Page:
For airlines, identifying that sweet spot for each individual traveler every time they make a booking, and being ready to respond with relevant offers that will deliver something of value to them, then and there, will be critical to winning the customer over.
To deliver this the airline will need a range of building blocks in place:
A strong omni-channel digital marketing strategy；Vast amounts of data enabling them to understand the individual traveler；Merchandising strategies designed for core customer segments and personas；A clear understanding of their brand and brand proposition.
Owning data is only one part of the equation ? all airlines have massive amounts of data. The winners will be those who can integrate it and use it effectively across the business. To do that requires Digital Transformation.
Airlines need to rethink their businesses from the ground up
We have entered the ‘Fourth Industrial Revolution’ ? the era of datafication, constant connectivity and digital workforces.
The reality for airlines today is that they are not competing with each other, nor are they competing with what existed before.
In this era, they are competing with every other aspect of the world customers live in: smart appliances connected to the ever-growing Internet of Things; apps that let you get exactly what you want, in a single swipe;
以及登录 Netflix 或亚马逊帐户，便可即时获得根据您的偏好而定制的高度相关内容等等。
and logging on to a Netflix or Amazon account and instantly being presented with highly relevant content, tailored to your preferences.
Harnessing the potential of the Fourth Industrial Revolution requires Digital Transformation ? not an end in itself, nor a means to modernize isolated functions, but a journey that will challenge airlines to rethink their business from the ground up.
In fact, many airlines already have a clear vision and design for the customer experience of the future ? what they may not have is the technology, processes or the right skill sets to implement it.
Cultural resistance, legacy technologies and operation silos are real barriers. Yet change must happen.
Silos must be broken down to enable a new level of data-driven collaboration across all airline functions, with people, processes, technology and culture working in tandem.
Only when they are able to look at the same information and work collaboratively towards the same goals, can the entire airline including flight and ground operations, marketing, sales and customer service come together to deliver a more unique and seamless customer experience.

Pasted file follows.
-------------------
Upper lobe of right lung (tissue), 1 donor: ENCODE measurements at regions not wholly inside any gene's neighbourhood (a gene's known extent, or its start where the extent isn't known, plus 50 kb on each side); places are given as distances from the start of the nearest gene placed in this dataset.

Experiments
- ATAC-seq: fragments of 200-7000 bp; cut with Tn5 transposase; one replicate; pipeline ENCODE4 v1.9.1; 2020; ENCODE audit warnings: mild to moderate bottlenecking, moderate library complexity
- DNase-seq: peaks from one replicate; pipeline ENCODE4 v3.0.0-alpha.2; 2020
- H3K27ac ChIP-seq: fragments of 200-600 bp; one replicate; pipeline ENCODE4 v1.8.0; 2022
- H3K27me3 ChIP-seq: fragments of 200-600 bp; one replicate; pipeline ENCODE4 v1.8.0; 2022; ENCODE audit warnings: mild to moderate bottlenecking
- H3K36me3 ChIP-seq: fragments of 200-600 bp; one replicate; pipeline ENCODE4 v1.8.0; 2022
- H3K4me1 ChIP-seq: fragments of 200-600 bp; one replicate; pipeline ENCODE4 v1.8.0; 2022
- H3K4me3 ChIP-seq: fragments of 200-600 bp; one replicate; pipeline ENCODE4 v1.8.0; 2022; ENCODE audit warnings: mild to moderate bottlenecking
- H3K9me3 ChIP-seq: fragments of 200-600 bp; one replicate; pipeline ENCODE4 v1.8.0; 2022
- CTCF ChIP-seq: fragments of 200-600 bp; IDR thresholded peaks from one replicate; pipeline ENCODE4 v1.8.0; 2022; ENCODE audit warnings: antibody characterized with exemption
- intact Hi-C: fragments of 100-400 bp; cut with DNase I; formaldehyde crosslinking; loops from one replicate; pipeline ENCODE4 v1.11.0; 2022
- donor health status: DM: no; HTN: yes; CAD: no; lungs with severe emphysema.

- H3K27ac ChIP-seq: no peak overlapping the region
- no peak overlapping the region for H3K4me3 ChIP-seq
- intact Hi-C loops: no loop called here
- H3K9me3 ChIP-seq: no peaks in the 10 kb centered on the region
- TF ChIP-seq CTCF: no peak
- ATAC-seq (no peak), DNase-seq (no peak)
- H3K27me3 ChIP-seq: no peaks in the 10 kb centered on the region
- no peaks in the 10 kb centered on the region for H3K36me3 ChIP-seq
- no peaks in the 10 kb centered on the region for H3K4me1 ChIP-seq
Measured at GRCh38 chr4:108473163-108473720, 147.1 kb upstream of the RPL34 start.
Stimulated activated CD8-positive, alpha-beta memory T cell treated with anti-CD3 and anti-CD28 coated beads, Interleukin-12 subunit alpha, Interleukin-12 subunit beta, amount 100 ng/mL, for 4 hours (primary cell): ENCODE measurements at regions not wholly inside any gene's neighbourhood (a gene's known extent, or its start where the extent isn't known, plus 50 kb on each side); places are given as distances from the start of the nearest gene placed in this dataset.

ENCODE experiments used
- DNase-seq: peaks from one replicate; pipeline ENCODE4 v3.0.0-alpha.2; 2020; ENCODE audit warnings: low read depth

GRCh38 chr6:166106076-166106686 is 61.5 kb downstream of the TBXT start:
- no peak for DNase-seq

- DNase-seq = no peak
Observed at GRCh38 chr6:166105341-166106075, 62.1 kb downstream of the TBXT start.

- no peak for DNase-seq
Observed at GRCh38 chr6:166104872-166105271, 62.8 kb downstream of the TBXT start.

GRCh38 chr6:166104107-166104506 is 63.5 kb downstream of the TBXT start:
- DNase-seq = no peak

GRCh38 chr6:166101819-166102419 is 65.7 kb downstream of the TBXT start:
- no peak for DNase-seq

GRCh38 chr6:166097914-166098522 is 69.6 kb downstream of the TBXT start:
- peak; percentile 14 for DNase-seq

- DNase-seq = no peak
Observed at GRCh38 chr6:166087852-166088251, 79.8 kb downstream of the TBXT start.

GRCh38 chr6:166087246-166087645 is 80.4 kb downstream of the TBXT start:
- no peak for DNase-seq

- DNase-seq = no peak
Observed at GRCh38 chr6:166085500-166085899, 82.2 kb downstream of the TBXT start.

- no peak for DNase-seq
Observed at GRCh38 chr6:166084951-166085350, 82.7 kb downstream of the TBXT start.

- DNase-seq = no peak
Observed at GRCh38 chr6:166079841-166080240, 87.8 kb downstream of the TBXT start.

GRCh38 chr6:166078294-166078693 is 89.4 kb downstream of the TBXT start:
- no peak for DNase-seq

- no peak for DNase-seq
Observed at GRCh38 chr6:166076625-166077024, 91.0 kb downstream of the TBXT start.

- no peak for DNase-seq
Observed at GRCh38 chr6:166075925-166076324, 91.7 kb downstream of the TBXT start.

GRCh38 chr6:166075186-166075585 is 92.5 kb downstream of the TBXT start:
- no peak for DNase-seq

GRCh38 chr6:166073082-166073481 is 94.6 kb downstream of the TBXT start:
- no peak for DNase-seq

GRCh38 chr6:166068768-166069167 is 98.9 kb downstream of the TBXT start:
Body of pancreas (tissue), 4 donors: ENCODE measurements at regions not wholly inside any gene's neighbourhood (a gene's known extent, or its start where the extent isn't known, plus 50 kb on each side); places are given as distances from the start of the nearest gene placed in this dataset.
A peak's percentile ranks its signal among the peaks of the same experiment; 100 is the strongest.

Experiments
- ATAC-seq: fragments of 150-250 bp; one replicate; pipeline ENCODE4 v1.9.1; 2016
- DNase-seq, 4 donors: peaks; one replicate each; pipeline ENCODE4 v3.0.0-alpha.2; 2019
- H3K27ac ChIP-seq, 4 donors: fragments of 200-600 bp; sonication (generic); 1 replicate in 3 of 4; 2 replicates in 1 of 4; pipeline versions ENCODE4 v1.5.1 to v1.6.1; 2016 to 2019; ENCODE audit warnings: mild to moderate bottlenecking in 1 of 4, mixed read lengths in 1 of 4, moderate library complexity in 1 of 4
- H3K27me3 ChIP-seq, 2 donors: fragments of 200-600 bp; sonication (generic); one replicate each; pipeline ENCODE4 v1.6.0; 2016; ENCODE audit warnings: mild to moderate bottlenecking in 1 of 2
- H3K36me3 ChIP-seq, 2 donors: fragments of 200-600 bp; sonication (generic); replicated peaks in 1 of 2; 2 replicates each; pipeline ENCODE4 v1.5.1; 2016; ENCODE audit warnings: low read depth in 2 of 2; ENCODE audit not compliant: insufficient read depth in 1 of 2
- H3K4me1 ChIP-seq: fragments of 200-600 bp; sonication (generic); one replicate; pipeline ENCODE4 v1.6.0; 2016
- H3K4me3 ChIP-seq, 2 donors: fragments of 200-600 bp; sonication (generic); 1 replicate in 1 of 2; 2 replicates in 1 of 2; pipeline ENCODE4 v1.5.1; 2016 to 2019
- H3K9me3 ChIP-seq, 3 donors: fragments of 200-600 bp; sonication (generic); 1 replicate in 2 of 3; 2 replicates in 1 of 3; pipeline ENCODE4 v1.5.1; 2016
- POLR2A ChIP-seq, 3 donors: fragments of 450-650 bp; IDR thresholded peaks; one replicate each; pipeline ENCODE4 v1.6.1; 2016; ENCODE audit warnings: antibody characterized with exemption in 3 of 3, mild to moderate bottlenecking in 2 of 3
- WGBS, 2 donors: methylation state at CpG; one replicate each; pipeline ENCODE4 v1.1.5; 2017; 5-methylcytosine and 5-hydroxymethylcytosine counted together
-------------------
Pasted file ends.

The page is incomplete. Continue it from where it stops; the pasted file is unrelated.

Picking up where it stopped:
And this must start at the top, with leadership showing real commitment to drive real change.
What’s clear is that it won’t be long before airlines run out of runway to prepare for changes that are either already here or looming on the horizon.
The good news is that many airlines are already embarking on their Digital Transformation journeys, though at varying stages and at different paces.
There’s a real drive to put customers back at the heart of everything they do, and we believe there’s an opportunity to see Asian airlines lead in this area.
Virtual reality, augmented reality, chatbots and biometrics, which were once envisioned only in movies or prototypes, are now among the rising tech trends that have the potential to further reshape the customer experience in coming years.
Blockchain technology can also help airlines interact with partners such as hotels, cars and tours in real-time during the pre- to post- flight to enrich the overall traveler experience, such as upgrading a hotel room or providing an airport transfer.
Whatever new trends emerge, ultimately it all boils down to putting the traveler at the center of everything we do.
The road ahead is full of exciting possibilities. And in knowing the customer, pursuing collaboration internally and externally, and investing in the right technologies, airlines can take flight and be at the forefront of this digital revolution.
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编辑 / 李丹丹
来源 / 经济日报（记者陈颐、朱琳）